“Greening” the Cold Chain

067To start, some good news:  Awareness of the scale of the global food waste problem and its related social and environmental externalities is on the rise, and educational efforts are beginning to follow.  National Geographic’s eight-month series on feeding the world has been a great aid in raising awareness on food waste and food security issues, along with excellent papers from organizations like the Institution of Mechanical Engineers (examples here and here) and the World Resources Institute (example here) and the pioneering work by individuals such as Tristram Stuart and his Feeding the 5K organization.

Raising awareness of food waste is critical and there will be need for continued efforts in this regard for a long time.  Yet the key for real advancement lies in translating awareness into action, and that hinges on several factors such as 1) government policies to provide incentives for food waste reduction (such as banning organics from landfills), 2) the creation of a global network focused on driving collaborative and innovative ways to reduce food waste in both developed and less developed regions, and 3) organizations recognizing (and creating) business opportunities in food waste and — more broadly — food security.  Feeding nine billion global citizens by 2050 in a sustainable manner is a massive challenge, but it is also a massive opportunity for companies that wish to gain long-term competitive advantage in their business segments.  Businesses that embrace this opportunity through innovation and effective partnerships will be the change leaders of the next several decades, profiting handsomely while simultaneously helping to reduce hunger and improve the environment.

A great example of moving from awareness to action is being demonstrated by UTC’s Carrier Corporation, which hosted its World Cold Chain Summit to Reduce Food Waste in London last week.  Carrier brought together thought leaders from industry, academia, and government to highlight the problem of food waste in both developed and less developed regions and to advance discussion of opportunities within the cold chain to reduce it.  As Carrier’s sustainability leaders noted, our goal is to “create the road map for harnessing the power of the cold chain to help feed more people, more efficiently, and more sustainably.”  Well said.  The company sees the need to reduce food waste to enhance global food security.  It also sees the business  opportunity linked to this problem and is addressing it through technology, education, research, and partnerships.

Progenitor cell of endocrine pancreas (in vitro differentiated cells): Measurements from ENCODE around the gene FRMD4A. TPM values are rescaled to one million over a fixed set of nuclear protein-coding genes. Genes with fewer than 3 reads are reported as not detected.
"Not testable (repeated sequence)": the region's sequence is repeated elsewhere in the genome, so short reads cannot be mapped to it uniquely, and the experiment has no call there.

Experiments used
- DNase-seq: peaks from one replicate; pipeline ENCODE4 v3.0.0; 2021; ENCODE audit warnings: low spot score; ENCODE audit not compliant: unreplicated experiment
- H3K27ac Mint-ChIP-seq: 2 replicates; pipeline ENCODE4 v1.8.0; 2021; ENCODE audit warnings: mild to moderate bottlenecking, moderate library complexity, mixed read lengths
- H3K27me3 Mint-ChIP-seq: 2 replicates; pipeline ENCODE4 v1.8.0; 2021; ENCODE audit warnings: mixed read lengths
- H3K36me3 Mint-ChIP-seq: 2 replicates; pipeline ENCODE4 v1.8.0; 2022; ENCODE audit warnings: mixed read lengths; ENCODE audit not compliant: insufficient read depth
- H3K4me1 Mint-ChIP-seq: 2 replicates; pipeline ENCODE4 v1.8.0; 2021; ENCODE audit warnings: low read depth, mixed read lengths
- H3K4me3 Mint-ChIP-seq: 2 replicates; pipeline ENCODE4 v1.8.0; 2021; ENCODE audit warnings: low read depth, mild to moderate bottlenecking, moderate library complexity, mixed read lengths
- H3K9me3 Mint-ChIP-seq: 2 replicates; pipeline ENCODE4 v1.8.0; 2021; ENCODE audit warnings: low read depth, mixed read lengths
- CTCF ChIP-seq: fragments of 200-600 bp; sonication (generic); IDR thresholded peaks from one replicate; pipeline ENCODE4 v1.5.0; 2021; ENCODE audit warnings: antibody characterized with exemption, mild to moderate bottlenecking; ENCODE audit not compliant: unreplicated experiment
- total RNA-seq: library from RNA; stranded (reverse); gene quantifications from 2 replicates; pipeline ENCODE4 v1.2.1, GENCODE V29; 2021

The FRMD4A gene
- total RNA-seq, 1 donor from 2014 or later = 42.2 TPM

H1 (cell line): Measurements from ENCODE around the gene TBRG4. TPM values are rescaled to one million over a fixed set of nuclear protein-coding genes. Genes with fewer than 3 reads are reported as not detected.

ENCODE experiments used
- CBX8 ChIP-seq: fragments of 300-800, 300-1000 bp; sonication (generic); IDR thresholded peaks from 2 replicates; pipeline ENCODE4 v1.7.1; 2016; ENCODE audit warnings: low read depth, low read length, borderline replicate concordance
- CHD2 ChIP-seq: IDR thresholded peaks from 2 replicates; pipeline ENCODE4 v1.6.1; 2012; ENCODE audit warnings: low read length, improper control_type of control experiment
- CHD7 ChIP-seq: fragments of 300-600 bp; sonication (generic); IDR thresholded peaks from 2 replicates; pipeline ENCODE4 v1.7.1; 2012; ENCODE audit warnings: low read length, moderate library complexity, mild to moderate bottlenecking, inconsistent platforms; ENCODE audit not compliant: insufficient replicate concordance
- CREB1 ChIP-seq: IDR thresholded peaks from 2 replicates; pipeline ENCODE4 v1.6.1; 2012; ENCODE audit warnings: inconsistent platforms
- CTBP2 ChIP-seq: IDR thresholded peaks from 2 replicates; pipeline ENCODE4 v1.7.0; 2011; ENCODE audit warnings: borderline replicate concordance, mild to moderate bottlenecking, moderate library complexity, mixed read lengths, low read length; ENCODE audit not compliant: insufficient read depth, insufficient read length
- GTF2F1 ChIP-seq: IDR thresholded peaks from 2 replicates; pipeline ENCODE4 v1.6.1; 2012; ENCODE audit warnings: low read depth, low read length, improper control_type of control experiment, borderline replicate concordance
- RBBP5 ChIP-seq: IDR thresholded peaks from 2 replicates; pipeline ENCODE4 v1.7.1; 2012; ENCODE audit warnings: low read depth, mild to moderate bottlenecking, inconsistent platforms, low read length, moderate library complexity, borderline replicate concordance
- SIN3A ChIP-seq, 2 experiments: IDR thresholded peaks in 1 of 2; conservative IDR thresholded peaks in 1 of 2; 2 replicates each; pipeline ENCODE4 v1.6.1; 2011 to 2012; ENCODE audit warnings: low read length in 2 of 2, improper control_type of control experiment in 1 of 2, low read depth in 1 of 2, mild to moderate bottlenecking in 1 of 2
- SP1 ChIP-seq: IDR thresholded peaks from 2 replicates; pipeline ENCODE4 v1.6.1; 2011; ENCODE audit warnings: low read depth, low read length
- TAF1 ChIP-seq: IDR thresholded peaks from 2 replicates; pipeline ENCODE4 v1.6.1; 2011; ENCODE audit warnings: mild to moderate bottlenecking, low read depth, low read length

Carrier’s effort increases my optimism that we are on the verge of a tipping point related to collaborative global action on food waste; action which should be spearheaded by corporations.  The business opportunity is especially clear for an organization such as Carrier which focuses on heating/cooling and commercial & transport refrigeration systems.  A significant portion of global food waste, particularly that which occurs in less developed regions, stems from inadequate refrigeration capability and poor transportation infrastructure.  Much food is lost from harvest to market as producers lack the ability to safely and efficiently store and transport their products to consumers.  Such losses often occur in regions of the world where the need for food is extreme — so they are especially painful.  Further, much of the world’s population growth in the next 35 years will emanate from less developed regions in warm climates.  Advances in cold chain storage and transportation capabilities are therefore essential to providing global food security.  Innovations that expand cold chain capability in an environmentally-friendly manner and that “work” in less developed regions (where energy sources are a challenge) are needed.  With two billion more citizens coming on line in the next 35 years, many of them with increased purchasing power, the need for optimizing food resources through an improved cold chain is indeed great.

As Tim Fox of the Institution of Mechanical Engineers noted at the Summit, there is growing recognition among supermarket chains that their customers want them to do something about food waste — and their efforts in this area will travel back through the supply chain to benefit less developed regions.  Carrier Corporation is jumping in to support that effort, and in so doing will undoubtedly develop new products, technologies, and relationships to ensure future business growth while also generating goodwill among future customers and inspiring employees.  Other corporations would be well-served to quickly follow Carrier’s lead and assess how their operations can contribute to reducing food waste and feeding the planet in a sustainable manner.

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